**Question:**What are Different Floating-Point Functions in Standard C Library?

**Answer:** Most of the floating-point functions defined in ‘math.h’ header take their arguments as double and return double values. These functions range from Trigonometric to Hyperbolic to Logarithmic and Exponential to Power functions to Floor, Ceiling, Absolute value and Remainder functions to String conversion functions.

String conversion functions under Floating-point category are similar to string conversion Functions under Integer category except that former returns converted value as type double while latter returns converted value as variant of type int.

Note also that domain error occurs if argument to a function isn’t within domain defined for that function. For example,

power(-5, 3/4);

Notice that power() returns first argument, say x, raised to second argument, say y, i.e. ‘x ^ y’. Since logarithms could also be used to compute ‘x ^ y’, domain error occurs if either x is -ve or y is non-integer. When domain error occurs, function returns an error value defined by implementation, value EDOM is stored in errno.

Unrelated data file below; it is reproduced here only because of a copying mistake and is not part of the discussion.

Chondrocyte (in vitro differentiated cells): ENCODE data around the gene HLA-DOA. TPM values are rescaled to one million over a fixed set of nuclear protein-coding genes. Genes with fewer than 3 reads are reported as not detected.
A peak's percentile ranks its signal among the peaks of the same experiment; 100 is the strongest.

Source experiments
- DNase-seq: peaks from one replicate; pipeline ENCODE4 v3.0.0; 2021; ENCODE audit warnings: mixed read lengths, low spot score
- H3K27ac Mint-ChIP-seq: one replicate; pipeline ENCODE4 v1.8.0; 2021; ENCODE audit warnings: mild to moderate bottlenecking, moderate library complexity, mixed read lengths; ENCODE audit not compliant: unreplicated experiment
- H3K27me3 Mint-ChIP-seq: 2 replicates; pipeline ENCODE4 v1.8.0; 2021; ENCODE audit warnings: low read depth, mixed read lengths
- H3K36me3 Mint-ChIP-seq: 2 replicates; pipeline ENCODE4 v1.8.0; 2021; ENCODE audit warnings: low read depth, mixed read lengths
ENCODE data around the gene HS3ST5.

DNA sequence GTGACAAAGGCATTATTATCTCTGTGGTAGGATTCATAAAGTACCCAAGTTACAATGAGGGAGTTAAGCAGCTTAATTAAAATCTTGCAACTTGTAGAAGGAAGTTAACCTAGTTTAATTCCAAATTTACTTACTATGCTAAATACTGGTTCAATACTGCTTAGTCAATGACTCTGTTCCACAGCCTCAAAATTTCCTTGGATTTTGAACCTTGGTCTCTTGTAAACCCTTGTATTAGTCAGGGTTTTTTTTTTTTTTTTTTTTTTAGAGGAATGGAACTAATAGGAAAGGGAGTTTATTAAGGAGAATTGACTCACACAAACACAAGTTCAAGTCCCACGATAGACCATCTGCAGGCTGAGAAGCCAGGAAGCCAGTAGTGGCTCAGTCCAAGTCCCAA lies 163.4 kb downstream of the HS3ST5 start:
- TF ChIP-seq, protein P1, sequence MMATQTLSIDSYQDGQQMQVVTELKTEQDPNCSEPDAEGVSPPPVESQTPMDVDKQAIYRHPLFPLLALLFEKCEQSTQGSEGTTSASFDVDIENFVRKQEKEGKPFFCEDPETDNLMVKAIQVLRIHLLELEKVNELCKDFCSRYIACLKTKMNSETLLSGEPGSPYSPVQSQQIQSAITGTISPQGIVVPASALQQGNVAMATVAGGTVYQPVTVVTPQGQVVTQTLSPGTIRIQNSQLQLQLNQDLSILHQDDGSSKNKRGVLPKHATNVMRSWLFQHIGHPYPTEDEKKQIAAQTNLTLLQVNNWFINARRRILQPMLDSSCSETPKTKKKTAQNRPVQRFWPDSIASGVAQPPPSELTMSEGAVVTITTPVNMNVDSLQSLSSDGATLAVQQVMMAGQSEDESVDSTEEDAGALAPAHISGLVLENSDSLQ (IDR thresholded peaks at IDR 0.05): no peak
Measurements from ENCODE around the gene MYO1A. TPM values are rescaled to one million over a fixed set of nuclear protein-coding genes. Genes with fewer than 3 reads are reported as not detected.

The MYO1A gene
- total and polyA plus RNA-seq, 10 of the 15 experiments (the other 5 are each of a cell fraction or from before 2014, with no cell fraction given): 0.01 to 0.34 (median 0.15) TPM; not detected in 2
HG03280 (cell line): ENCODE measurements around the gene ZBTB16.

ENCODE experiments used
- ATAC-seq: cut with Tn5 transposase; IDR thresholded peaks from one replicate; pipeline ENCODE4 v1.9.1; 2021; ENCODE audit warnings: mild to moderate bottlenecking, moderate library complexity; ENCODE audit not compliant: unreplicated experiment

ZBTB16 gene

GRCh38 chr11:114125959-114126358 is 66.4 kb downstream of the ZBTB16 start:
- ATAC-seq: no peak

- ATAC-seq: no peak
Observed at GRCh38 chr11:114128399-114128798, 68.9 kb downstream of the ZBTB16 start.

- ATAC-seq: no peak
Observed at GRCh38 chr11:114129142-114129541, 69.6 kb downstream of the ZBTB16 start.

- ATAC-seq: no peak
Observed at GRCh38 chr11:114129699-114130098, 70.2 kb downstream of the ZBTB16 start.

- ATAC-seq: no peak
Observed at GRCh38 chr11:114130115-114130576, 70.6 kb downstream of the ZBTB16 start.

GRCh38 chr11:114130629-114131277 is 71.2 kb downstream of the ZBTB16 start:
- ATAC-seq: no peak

A range error, ERANGE, occurs if return value is too large or too small to be represented in a double. HUGE_VAL, a double value defined in ‘math.h’ will be reported as range error if return value is too large to be represented in a double. Range error also occurs when result is too small to be represented in double. In this case function returns 0. In either case, ERANGE is stored in errno.

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